N.H.'s Changing Workforce: Bridging the generation gap
Multigenerational differences in the workplace might be most obvious on "Casual Fridays," when some employees walk around the office in flip-flops and cargo shorts while others cringe at the thought of even loosening their tie.
In fact, because there are currently more generations working together in the workplace than ever before, different wardrobes and attitudes toward work in general are perhaps more prevalent than ever
Due to a rising retirement age, labor shortages across many industries and the financial need to continue working (especially as a result of the recession), workers are postponing retirement even longer. That means, in any given office, there may be employees from the World War II generation sharing printers and staplers with recent college graduates born in the '80s.
And with these generation gaps, problems arise: More than one-third of all employees say they've experienced intergenerational conflict in the workplace, which can be difficult to diagnose because it's not always clear the problem is generational.
For example, consider the older workers who view the casual attire of the younger employees as a sign of disrespect, while the younger people don't think it's a big deal, as long as they do their work.
There are four generations currently working today: anyone born before 1945 falls into the WWII Generation, often composed of traditionalists who grew up during the Depression and thus see work as a privilege; anyone born after the war and before 1964 are Baby Boomers, who are traditionally hard-working team players; anyone born between 1965 and 1980 is in Generation X and tends to be self-reliant and results-driven; and those born after 1980 fall into Generation Y (or Millennials), who tend to be plugged in and have higher expectations of work than previous generations.
Of course, there are generational overlaps and people who don't fit neatly into the traits of their prescribed generation, but for the most part, "there is a reason that there are generational breakdowns," says Phyllis Cohn, a national program consultant at AARP.
"A generation shares a common set of formative events and trends - headlines and heroes, music and mood, parenting style and education system," reads the AARP report "Leading a Multigenerational Workforce."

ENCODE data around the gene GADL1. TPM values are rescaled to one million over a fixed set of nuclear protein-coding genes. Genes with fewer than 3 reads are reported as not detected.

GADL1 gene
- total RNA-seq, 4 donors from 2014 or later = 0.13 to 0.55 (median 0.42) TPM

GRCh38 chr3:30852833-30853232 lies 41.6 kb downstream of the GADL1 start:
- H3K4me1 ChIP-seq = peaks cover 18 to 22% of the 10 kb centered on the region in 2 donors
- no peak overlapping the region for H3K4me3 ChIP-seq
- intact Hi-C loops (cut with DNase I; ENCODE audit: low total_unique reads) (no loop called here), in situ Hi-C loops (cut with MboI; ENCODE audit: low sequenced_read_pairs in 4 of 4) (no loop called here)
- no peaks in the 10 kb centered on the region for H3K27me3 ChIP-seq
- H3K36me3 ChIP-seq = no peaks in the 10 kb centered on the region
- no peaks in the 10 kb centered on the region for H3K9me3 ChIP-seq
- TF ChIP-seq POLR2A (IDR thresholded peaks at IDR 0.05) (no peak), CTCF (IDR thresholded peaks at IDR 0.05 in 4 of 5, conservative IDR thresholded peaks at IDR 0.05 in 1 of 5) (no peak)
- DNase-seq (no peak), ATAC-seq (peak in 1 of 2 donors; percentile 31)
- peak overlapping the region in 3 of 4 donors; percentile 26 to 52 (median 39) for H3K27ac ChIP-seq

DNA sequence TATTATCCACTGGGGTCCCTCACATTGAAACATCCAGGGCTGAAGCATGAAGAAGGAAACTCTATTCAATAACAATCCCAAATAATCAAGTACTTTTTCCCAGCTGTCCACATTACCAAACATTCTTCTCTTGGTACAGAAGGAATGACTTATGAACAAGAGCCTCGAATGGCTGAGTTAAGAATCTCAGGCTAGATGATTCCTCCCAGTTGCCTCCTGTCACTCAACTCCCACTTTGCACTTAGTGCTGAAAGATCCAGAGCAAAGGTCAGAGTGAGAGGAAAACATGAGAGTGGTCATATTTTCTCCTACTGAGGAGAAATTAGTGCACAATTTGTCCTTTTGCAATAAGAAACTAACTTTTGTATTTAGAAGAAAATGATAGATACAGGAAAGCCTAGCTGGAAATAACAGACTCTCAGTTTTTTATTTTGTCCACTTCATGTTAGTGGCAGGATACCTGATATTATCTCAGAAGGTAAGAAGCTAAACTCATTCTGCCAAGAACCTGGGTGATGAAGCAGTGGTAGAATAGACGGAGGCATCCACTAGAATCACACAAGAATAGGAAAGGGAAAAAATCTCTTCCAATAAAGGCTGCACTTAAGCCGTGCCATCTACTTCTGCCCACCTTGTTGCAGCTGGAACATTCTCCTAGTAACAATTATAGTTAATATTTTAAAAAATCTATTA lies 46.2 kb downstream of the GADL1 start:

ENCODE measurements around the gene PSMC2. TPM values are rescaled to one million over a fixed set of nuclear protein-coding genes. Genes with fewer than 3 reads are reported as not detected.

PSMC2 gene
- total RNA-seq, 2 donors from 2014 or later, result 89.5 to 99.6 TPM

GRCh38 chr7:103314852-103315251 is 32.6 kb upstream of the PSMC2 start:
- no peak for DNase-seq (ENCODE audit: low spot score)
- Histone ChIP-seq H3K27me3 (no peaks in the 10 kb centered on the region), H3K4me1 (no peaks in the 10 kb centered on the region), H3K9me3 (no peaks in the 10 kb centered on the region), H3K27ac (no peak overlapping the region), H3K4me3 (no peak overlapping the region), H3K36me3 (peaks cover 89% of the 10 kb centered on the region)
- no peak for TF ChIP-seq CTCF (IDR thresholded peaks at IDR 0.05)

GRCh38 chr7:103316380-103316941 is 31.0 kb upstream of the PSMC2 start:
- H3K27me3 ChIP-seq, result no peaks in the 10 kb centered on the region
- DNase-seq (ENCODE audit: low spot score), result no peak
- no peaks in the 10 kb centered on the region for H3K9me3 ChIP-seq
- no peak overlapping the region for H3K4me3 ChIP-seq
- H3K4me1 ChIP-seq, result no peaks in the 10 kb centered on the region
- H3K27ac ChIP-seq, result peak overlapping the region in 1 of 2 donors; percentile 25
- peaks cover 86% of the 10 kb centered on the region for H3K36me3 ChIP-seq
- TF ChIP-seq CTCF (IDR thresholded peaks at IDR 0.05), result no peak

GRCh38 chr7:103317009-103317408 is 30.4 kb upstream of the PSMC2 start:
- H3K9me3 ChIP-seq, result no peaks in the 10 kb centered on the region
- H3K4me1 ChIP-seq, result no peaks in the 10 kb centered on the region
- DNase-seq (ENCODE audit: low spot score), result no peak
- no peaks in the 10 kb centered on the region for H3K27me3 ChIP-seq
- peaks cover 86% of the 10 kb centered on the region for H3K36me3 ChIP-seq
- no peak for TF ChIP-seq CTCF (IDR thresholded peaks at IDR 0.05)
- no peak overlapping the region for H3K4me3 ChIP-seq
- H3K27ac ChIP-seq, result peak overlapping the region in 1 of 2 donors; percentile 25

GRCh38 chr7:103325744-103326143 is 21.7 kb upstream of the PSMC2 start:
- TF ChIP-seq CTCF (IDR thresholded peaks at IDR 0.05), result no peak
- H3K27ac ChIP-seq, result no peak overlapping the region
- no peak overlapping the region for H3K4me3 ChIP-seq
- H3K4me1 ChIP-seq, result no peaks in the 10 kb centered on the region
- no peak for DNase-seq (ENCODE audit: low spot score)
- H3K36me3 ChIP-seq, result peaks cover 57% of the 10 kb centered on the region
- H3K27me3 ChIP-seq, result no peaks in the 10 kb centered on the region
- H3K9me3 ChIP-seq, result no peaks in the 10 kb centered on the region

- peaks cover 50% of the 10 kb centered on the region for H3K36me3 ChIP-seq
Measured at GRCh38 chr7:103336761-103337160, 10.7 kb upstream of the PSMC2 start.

"As they grow older, they learn and grow. They adjust their behaviors and build their skills. But they generally do not radically change the way they view the world."
One of the biggest conflicts arising in a multigenerational workforce is the propagation of negative stereotypes about members of a generation, says Cohn.
Take, for example, the assumption that older people cannot - or do not want to - learn how to use new technology. While this is oft repeated, Cohn says it's simply untrue.
"The majority of older folks do know how to use computers," she says, and often they're "open to learning from the younger generation who have BlackBerrys and iPhones as extensions of their hand."
But since the younger generation assumes the older doesn't want to learn, they may not take steps to teach them.
The stereotypes go both ways, she says. Members of the older generation sometimes assume younger people do not take work seriously because their non-traditional schedules might mean they work in the early morning, go to the beach in the afternoon and work again at night.
"Just because they do work differently," says Cohn, "that doesn't mean they're not serious about their job."
Acknowledging these stereotypes is key to busting them, says Cohn: "I think if you go in with an open mindset and you let all your colleagues know you're willing to learn who they are, what's important to them, you can overcome those obstacles."
According to AARP, more than 60 percent of employers are facing intergenerational conflict but only a third of managers have been educated about ways to utilize mature workers.
Cohn says the reason for this discrepancy is that intergenerational workplace conflict is less tangible than, say, increasing efficiency, and management often assumes the problem will go away on its own.
But there are steps management can take to tackle the problem, one being to figure out the different motivators for each generation. While Baby Boomers may want the corner office, Gen X-ers might rather be allowed to work from home.
"People generally want the same things in the workforce: They want to be respected, remembered, they want to be consulted, they want to make connections with other people," says Cohn. "But generationally, they want those things delivered in a different package."
To continue to recruit the younger generations, companies are "going to have to look at changing the old way of doing new things" by offering things like stay-at-home options, she says.
Another method managers can use is to respond to the preferred communication styles of each generation. For instance, Boomers tend to always want to set up meetings, while Y-ers usually prefer frequent feedback.
Employees facing multigenerational conflict at work have a responsibility to talk to their employer about their needs and also what skills they bring to the table, says Cohn.
One method to consider is to hire or promote a young person to a middle-management position who can act as a bridge between the generations, says Cohn.
Generational conflicts in the workplace do not trump other conflicts - involving gender, race or politics - but they are important to consider "as being one piece as how we have to learn to look at people individually," says Cohn.
"A workplace that has a whole multigenerational employee base is one that's going to be more productive and more creative because you're taking a blend of all the best qualities of all the generations," says Cohn. "It's a win-win for everybody when you've got four generations that can learn from each other."